Bipartisan bill would decriminalize marijuana possession under 14 grams

Legislation would also eliminate felony charges for those caught a second time with less than an ounce

By Richard Kremer
Ted S. Warren/AP Photo

A group of bipartisan lawmakers has introduced a bill to decriminalize possession of marijuana in Wisconsin.

The legislation was introduced by State Rep. Shae Sortwell, R-Two Rivers, Rep. Sylvia Ortiz-Velez, D-Milwaukee, and Rep. Dave Consadine, D-Baraboo. It would create a standard $100 fine for possession of a half ounce or less and eliminate felony charges for anyone caught a second time with less than an ounce. 

Sortwell told WPR it’s a compromise bill, because some lawmakers want harsher penalties while others want to see them weakened. He said some cities like Milwaukee, Madison and Eau Claire have enacted local ordinances reducing or eliminating fines for possessing small amounts of marijuana. 

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“And because of the way things kind of work out right now across our state, you may not be treated the same way if you or somebody you know is caught possessing marijuana in one part of the state versus another part of the state,” Sortwell said.

Under the bill, anyone caught with less than 14 grams of marijuana would not face criminal charges but would face a $100 fine. Under current state law, those individuals face a misdemeanor criminal charge that comes with a fine up to $1,000 and up to six months of jail time.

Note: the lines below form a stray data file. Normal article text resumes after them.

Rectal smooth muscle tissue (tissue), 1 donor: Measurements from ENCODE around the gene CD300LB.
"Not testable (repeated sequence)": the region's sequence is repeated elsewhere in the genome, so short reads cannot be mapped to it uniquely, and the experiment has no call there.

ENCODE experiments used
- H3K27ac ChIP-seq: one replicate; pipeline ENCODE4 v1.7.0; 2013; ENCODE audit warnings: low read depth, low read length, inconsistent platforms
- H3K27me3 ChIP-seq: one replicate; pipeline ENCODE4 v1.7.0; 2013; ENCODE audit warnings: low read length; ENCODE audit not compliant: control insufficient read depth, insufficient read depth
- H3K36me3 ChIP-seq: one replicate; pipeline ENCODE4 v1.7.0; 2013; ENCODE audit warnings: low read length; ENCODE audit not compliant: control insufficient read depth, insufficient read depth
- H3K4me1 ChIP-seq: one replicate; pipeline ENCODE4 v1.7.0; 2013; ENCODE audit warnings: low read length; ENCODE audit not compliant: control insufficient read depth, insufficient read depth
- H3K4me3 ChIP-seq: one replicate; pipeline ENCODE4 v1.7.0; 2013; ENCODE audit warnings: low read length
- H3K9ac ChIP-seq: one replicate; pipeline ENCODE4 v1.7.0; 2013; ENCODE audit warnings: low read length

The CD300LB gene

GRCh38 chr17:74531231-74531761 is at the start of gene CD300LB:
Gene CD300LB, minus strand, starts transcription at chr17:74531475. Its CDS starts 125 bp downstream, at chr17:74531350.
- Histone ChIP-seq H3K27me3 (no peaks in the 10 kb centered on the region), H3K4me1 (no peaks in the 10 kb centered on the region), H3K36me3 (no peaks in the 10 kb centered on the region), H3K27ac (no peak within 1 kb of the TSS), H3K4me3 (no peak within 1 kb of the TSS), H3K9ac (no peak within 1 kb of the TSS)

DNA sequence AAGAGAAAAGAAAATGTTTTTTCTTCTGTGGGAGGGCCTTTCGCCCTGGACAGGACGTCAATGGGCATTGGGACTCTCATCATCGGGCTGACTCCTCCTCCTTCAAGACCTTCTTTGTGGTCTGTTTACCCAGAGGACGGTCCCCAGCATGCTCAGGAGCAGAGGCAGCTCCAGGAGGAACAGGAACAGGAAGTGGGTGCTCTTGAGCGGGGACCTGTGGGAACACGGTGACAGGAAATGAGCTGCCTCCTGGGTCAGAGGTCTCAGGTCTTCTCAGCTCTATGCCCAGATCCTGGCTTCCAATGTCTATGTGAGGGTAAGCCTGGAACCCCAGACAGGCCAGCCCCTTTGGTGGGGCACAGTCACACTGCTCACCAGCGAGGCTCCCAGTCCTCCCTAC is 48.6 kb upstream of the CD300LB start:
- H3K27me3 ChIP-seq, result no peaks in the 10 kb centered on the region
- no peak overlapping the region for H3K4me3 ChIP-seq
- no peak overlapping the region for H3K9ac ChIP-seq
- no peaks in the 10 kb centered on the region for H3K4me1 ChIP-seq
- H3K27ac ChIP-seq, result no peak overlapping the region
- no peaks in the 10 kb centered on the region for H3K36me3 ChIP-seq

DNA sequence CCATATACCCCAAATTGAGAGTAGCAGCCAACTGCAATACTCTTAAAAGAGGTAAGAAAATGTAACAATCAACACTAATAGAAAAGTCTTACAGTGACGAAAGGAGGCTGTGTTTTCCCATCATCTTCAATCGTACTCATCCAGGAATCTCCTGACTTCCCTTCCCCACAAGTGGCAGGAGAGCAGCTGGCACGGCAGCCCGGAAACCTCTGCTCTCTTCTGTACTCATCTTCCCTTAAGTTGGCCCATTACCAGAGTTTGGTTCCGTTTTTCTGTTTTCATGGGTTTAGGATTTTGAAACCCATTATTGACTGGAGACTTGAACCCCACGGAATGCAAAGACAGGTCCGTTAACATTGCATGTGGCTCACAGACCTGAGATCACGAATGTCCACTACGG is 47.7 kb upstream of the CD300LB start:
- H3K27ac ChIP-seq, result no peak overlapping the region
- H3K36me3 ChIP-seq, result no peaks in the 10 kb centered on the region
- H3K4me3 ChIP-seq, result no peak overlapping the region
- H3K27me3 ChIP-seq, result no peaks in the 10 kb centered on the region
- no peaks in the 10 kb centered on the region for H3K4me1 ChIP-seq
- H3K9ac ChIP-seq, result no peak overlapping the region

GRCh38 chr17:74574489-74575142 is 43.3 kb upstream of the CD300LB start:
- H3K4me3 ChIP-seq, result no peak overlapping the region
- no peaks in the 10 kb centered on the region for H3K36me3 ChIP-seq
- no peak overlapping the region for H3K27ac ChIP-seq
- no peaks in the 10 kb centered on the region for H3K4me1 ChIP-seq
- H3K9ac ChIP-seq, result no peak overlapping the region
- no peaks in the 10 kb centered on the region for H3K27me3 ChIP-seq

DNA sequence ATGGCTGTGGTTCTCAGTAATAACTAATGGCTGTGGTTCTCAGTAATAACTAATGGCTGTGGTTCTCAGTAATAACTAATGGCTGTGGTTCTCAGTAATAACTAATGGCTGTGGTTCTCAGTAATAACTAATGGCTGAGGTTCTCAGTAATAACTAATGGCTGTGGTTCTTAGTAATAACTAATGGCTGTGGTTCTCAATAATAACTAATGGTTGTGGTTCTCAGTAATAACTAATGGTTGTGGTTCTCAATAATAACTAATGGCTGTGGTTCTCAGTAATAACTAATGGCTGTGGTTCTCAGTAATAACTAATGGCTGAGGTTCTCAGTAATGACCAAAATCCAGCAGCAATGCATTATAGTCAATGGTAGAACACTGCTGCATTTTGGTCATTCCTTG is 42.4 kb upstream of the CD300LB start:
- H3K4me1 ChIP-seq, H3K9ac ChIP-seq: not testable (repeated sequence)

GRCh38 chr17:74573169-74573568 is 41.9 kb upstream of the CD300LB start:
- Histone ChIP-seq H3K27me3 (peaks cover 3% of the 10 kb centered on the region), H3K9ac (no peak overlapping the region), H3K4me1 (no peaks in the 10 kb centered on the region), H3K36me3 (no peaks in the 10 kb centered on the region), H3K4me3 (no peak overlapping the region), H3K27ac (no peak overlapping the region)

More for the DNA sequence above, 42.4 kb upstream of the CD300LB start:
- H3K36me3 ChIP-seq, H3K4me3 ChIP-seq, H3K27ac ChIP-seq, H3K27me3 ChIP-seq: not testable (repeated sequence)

The bill would also make a big change with regard to those caught a second time with marijuana. Under current law, a second offense is treated as a Class I felony that could come with a fine up to $10,000 and up to three-and-a-half years in jail. The legislation would eliminate the felony provisions for those caught a second time with 28 grams of marijuana or less. 

When she was a Milwaukee County Board Supervisor, Ortiz-Velez was a lead sponsor of the local resolution that decreased possession fines to $1 there. She said some local government officials may not be happy with a state proposal raising it again, “but I’m also very realistic of the political environment that we live in and how far behind our state already is when it comes to this issue.”

“We also know that once a person gets a misdemeanor, it’s unlikely they’re gonna just stop using their medicine, and likely they will become a felon as well,” Ortiz-Velez said. 

Jay Selthofner of the Wisconsin Cannabis Network advocacy group, told WPR decriminalization is “one of the four pillars” of moving toward full marijuana legalization in Wisconsin. Still, he said he has problems with the bill, namely the potential to increase fines in some parts of the state.

“The second problem is that 14 grams is not really enough,” Selthofner said. “People that travel and buy marijuana generally buy more than 14 grams at a time.”

Selthofner said there have been competing marijuana bills from Republicans and Democrats in past legislative sessions. He said he’s hoping to see more bipartisan legislation in the future and would welcome the formation of a “Wisconsin cannabis caucus.” 

The proposal comes as Assembly Speaker Robin Vos, R-Rochester, has said that Republicans will unveil a proposal to legalize medical marijuana in Wisconsin with a potential vote next year. In an interview with the Associated Press, Vos said the medical marijuana bill will be limited and modeled after one enacted in Minnesota, before that state moved to full legalization.